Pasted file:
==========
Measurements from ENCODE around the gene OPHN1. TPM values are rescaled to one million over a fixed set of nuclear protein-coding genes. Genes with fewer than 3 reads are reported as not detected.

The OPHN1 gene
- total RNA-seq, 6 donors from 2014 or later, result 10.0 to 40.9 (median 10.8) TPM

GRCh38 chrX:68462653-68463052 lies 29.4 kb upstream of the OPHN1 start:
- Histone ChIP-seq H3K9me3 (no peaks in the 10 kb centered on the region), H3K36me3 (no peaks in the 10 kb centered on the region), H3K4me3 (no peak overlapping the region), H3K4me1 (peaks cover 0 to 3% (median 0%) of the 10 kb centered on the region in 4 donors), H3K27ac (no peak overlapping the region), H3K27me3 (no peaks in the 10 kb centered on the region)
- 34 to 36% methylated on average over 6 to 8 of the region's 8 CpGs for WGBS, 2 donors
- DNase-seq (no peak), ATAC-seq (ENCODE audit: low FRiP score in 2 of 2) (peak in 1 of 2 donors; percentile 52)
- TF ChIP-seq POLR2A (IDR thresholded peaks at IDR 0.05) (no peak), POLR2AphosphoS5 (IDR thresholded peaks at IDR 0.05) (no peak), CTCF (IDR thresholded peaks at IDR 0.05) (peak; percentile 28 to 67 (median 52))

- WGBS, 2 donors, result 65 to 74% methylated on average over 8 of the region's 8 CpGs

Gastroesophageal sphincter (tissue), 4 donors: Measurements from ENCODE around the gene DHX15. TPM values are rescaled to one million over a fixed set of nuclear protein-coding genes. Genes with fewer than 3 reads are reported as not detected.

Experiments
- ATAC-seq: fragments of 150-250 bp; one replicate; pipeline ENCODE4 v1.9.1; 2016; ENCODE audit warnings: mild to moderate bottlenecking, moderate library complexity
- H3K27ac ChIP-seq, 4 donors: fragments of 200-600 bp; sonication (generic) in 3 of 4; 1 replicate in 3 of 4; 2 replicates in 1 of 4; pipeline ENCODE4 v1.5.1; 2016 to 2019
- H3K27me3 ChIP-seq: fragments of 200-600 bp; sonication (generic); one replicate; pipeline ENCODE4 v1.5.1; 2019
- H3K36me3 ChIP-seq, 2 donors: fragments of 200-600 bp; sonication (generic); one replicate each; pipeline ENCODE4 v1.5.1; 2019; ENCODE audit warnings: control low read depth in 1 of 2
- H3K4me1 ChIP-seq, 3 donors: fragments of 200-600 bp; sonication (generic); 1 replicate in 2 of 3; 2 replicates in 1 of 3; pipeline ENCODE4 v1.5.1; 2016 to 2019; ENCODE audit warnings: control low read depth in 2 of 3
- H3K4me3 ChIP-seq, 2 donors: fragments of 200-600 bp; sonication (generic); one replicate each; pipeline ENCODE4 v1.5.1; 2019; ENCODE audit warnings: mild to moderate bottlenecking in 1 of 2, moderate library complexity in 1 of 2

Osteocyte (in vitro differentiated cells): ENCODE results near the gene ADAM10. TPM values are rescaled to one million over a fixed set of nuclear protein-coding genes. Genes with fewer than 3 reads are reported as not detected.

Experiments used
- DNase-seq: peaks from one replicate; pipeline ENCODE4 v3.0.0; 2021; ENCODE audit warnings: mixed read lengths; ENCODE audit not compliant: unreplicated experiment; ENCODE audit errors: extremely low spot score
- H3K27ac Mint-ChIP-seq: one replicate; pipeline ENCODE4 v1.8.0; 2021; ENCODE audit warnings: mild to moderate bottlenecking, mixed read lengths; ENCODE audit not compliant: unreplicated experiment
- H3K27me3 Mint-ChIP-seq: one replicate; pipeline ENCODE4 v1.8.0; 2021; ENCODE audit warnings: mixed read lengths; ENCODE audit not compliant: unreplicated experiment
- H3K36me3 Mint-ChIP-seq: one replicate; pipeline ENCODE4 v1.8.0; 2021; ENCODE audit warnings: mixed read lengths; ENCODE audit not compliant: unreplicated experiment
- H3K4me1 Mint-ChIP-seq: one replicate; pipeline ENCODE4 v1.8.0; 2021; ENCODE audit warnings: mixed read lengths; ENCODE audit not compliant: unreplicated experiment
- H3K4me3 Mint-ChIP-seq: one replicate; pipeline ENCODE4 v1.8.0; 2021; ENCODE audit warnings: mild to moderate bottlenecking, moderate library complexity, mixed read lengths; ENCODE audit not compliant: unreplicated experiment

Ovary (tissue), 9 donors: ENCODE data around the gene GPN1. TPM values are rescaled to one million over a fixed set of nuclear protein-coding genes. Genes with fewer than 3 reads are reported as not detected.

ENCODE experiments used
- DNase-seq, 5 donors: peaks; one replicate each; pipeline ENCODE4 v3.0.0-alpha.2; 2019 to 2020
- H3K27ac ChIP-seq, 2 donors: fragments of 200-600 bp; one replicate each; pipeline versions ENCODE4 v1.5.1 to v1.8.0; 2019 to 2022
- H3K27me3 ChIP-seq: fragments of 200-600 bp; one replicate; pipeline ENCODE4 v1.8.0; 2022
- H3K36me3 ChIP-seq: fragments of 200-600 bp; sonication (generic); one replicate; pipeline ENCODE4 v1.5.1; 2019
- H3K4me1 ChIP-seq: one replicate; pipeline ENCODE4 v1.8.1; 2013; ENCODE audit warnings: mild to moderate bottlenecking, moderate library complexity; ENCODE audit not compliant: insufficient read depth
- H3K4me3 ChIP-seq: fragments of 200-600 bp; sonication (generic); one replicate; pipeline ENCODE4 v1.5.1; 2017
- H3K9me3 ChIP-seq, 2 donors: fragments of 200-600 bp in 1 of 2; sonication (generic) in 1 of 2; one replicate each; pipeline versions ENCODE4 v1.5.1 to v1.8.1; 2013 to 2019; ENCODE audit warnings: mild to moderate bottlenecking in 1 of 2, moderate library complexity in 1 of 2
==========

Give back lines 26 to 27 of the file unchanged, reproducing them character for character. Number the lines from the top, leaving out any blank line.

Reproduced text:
Ovary (tissue), 9 donors: ENCODE data around the gene GPN1. TPM values are rescaled to one million over a fixed set of nuclear protein-coding genes. Genes with fewer than 3 reads are reported as not detected.

ENCODE experiments used